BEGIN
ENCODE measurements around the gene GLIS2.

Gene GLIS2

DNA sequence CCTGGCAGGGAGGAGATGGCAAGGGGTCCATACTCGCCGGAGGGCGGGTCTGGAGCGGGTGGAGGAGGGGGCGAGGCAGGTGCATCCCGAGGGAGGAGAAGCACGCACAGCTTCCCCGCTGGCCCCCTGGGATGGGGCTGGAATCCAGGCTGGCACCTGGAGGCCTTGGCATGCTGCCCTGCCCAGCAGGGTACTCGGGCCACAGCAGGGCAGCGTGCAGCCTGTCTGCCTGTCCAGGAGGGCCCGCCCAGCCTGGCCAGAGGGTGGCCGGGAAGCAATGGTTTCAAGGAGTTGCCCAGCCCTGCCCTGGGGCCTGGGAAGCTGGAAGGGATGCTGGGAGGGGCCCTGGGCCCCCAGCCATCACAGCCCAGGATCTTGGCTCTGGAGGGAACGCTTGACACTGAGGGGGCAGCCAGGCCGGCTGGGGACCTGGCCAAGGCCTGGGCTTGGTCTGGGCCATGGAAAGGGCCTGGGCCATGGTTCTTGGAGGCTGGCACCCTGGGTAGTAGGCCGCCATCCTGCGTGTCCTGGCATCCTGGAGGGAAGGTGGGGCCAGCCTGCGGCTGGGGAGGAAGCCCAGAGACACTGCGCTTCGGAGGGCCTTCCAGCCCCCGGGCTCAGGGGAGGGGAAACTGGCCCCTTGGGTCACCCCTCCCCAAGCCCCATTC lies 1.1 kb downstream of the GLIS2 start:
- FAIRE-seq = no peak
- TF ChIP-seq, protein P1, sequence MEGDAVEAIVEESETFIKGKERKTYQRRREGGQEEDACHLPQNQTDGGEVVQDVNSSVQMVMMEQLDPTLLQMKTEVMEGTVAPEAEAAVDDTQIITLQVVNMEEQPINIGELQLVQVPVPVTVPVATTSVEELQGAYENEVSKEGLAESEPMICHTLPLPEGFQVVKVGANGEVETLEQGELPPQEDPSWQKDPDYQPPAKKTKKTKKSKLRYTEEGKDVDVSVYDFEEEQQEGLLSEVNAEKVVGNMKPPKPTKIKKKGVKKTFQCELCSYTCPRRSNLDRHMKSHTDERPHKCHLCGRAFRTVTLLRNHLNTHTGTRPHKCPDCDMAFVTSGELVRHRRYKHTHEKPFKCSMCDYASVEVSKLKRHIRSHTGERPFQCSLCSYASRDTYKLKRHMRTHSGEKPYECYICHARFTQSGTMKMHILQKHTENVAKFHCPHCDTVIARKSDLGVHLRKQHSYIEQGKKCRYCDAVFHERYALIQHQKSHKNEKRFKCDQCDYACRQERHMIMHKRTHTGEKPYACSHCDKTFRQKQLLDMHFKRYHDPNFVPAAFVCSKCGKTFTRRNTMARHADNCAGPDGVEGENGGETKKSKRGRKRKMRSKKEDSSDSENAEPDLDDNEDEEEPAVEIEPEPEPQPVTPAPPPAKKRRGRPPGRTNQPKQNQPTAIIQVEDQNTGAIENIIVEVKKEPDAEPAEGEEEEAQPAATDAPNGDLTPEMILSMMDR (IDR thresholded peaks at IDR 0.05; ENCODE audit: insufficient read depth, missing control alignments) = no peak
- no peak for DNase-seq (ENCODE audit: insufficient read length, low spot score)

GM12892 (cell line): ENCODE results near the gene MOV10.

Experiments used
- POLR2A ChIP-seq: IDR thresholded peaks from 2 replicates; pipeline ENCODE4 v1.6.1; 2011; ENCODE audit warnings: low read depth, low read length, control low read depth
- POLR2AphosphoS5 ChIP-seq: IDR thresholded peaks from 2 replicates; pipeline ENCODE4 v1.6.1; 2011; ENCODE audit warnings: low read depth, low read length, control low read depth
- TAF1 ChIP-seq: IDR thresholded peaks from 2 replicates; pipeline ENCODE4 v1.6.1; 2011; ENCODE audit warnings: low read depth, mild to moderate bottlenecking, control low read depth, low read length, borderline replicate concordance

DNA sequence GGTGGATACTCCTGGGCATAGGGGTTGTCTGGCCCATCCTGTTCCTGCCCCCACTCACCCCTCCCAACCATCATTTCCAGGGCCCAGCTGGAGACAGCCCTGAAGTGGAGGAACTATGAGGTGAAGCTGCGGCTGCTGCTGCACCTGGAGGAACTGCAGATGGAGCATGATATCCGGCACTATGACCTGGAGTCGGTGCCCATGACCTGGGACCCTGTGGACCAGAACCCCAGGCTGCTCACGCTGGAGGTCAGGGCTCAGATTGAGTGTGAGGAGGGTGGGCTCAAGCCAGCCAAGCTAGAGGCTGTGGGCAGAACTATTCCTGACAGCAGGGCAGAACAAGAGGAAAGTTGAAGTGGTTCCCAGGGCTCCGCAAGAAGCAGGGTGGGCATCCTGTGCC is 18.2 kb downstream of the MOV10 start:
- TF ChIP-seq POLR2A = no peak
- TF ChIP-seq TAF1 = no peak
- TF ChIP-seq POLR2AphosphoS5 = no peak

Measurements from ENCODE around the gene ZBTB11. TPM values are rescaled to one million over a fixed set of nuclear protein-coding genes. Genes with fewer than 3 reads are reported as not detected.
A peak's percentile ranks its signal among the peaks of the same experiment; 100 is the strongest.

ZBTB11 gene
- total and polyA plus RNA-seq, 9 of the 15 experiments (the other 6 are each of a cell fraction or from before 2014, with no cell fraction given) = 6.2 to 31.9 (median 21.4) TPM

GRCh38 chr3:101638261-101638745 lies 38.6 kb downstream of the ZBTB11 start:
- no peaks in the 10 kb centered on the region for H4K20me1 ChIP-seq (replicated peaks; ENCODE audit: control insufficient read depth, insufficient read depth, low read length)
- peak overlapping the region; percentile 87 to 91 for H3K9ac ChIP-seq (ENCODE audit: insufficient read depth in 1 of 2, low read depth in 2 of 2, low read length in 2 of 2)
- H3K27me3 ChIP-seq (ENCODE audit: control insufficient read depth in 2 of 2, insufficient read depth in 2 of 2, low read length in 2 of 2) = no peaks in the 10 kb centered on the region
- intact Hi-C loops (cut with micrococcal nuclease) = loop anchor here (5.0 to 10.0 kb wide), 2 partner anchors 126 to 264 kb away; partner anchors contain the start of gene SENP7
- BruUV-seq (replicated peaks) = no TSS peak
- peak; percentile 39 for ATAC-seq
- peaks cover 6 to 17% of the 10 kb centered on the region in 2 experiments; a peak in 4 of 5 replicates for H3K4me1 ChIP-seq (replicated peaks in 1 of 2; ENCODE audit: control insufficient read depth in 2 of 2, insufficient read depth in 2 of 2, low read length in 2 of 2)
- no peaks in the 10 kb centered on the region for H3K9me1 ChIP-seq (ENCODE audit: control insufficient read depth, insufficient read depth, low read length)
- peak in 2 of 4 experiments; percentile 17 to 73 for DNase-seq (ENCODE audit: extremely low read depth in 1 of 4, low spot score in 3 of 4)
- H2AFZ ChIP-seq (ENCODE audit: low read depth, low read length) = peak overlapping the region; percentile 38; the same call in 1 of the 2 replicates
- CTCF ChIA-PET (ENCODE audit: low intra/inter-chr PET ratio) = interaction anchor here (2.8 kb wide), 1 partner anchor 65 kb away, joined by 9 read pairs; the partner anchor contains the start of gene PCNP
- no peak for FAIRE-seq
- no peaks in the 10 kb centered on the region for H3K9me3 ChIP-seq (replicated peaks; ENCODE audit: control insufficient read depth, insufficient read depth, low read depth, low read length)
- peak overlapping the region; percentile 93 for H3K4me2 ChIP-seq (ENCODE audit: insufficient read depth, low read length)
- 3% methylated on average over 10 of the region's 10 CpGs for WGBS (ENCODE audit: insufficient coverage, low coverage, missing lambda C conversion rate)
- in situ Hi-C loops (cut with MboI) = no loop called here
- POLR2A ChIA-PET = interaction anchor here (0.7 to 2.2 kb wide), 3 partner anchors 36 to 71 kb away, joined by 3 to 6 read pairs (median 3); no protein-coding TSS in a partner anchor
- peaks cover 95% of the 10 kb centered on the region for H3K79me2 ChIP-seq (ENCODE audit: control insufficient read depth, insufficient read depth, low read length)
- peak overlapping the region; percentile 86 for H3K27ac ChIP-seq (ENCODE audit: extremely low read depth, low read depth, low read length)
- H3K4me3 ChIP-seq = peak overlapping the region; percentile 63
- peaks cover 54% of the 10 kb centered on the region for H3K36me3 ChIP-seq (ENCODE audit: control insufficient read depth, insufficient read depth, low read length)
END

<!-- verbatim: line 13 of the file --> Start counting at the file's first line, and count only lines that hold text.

- TF ChIP-seq POLR2A = no peak